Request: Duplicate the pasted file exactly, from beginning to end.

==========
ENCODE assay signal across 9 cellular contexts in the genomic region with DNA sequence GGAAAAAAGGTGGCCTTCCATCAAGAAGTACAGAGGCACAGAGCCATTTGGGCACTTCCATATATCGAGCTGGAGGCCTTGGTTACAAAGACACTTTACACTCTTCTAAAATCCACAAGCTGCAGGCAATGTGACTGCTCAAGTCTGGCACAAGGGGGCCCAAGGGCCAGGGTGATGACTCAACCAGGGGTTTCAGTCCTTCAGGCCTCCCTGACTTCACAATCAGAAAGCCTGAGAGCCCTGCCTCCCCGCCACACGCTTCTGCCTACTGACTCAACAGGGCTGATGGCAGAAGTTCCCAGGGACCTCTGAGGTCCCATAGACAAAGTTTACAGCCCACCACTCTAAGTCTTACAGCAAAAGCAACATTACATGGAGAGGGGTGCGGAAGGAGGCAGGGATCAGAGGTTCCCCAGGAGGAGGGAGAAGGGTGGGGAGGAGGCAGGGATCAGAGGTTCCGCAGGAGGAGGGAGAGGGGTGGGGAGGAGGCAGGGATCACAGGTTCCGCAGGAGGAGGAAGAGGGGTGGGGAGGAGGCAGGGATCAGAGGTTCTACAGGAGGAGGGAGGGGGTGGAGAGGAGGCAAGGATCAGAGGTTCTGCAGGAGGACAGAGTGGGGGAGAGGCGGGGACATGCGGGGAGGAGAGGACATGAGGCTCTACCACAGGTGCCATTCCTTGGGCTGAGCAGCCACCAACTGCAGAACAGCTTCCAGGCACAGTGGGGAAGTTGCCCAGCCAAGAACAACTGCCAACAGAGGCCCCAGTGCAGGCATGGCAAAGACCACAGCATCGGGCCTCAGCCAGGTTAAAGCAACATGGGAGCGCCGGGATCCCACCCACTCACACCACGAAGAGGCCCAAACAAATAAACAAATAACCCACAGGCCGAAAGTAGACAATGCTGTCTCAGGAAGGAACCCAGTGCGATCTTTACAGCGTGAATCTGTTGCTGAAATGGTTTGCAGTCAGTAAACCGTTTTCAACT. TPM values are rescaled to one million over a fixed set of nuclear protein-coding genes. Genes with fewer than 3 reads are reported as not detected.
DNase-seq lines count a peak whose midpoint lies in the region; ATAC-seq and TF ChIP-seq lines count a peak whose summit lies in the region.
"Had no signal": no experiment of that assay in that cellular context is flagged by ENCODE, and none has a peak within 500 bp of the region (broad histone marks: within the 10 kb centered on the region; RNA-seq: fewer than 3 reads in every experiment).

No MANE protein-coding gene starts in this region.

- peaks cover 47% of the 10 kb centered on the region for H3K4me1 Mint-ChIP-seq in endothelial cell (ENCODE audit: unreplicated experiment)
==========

ENCODE assay signal across 9 cellular contexts in the genomic region with DNA sequence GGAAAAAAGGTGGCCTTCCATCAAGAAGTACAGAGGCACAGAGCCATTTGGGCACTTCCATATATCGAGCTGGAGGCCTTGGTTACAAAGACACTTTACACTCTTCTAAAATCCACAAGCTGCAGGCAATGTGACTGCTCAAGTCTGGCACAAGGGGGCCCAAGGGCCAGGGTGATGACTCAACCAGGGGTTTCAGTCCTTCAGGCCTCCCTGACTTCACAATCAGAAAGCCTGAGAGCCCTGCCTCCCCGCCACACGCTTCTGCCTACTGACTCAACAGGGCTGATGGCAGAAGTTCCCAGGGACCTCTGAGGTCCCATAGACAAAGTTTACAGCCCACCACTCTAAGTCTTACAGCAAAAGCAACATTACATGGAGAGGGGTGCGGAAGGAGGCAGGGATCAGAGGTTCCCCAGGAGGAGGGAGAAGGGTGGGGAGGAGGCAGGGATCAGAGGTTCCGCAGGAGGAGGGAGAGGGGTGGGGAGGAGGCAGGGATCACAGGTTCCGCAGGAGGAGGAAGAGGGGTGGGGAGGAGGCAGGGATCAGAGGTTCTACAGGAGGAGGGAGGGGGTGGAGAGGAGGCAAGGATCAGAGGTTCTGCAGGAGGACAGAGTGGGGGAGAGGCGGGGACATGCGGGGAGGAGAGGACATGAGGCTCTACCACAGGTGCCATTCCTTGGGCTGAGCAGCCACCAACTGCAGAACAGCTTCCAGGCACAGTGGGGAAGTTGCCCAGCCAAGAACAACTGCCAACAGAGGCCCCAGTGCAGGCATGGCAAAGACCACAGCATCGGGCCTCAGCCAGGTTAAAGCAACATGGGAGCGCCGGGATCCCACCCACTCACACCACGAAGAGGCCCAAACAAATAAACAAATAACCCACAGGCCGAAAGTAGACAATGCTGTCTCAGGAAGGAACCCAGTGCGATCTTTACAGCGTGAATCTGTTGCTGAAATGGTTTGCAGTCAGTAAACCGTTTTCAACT. TPM values are rescaled to one million over a fixed set of nuclear protein-coding genes. Genes with fewer than 3 reads are reported as not detected.
DNase-seq lines count a peak whose midpoint lies in the region; ATAC-seq and TF ChIP-seq lines count a peak whose summit lies in the region.
"Had no signal": no experiment of that assay in that cellular context is flagged by ENCODE, and none has a peak within 500 bp of the region (broad histone marks: within the 10 kb centered on the region; RNA-seq: fewer than 3 reads in every experiment).

No MANE protein-coding gene starts in this region.

- peaks cover 47% of the 10 kb centered on the region for H3K4me1 Mint-ChIP-seq in endothelial cell (ENCODE audit: unreplicated experiment)